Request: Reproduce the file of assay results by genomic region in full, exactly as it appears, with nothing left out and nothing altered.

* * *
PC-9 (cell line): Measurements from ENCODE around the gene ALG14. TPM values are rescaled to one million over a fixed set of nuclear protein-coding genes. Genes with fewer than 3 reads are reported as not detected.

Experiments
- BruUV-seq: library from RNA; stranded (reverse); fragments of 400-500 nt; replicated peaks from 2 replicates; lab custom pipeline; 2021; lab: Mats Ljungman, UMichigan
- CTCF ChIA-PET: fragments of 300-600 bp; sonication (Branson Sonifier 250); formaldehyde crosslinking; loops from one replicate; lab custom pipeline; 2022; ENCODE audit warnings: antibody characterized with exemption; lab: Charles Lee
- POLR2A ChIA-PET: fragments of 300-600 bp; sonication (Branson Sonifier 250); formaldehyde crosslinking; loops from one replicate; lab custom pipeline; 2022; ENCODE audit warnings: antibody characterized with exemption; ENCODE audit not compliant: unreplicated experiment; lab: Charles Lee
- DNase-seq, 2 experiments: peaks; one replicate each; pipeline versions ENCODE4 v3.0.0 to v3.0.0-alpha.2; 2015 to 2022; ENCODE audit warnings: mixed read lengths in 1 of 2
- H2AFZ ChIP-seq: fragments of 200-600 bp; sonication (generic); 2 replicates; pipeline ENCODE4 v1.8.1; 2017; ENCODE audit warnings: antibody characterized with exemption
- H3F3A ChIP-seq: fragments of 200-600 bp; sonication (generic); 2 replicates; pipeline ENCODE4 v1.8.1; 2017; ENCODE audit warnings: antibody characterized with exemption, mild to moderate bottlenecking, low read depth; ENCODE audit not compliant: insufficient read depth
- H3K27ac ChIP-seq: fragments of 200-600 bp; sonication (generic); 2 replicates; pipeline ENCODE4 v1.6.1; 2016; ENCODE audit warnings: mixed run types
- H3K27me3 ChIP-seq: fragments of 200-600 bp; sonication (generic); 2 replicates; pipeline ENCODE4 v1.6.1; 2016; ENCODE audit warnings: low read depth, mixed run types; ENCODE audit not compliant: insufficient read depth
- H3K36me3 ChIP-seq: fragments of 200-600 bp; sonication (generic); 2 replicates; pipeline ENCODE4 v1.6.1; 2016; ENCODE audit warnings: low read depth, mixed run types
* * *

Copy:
PC-9 (cell line): Measurements from ENCODE around the gene ALG14. TPM values are rescaled to one million over a fixed set of nuclear protein-coding genes. Genes with fewer than 3 reads are reported as not detected.

Experiments
- BruUV-seq: library from RNA; stranded (reverse); fragments of 400-500 nt; replicated peaks from 2 replicates; lab custom pipeline; 2021; lab: Mats Ljungman, UMichigan
- CTCF ChIA-PET: fragments of 300-600 bp; sonication (Branson Sonifier 250); formaldehyde crosslinking; loops from one replicate; lab custom pipeline; 2022; ENCODE audit warnings: antibody characterized with exemption; lab: Charles Lee
- POLR2A ChIA-PET: fragments of 300-600 bp; sonication (Branson Sonifier 250); formaldehyde crosslinking; loops from one replicate; lab custom pipeline; 2022; ENCODE audit warnings: antibody characterized with exemption; ENCODE audit not compliant: unreplicated experiment; lab: Charles Lee
- DNase-seq, 2 experiments: peaks; one replicate each; pipeline versions ENCODE4 v3.0.0 to v3.0.0-alpha.2; 2015 to 2022; ENCODE audit warnings: mixed read lengths in 1 of 2
- H2AFZ ChIP-seq: fragments of 200-600 bp; sonication (generic); 2 replicates; pipeline ENCODE4 v1.8.1; 2017; ENCODE audit warnings: antibody characterized with exemption
- H3F3A ChIP-seq: fragments of 200-600 bp; sonication (generic); 2 replicates; pipeline ENCODE4 v1.8.1; 2017; ENCODE audit warnings: antibody characterized with exemption, mild to moderate bottlenecking, low read depth; ENCODE audit not compliant: insufficient read depth
- H3K27ac ChIP-seq: fragments of 200-600 bp; sonication (generic); 2 replicates; pipeline ENCODE4 v1.6.1; 2016; ENCODE audit warnings: mixed run types
- H3K27me3 ChIP-seq: fragments of 200-600 bp; sonication (generic); 2 replicates; pipeline ENCODE4 v1.6.1; 2016; ENCODE audit warnings: low read depth, mixed run types; ENCODE audit not compliant: insufficient read depth
- H3K36me3 ChIP-seq: fragments of 200-600 bp; sonication (generic); 2 replicates; pipeline ENCODE4 v1.6.1; 2016; ENCODE audit warnings: low read depth, mixed run types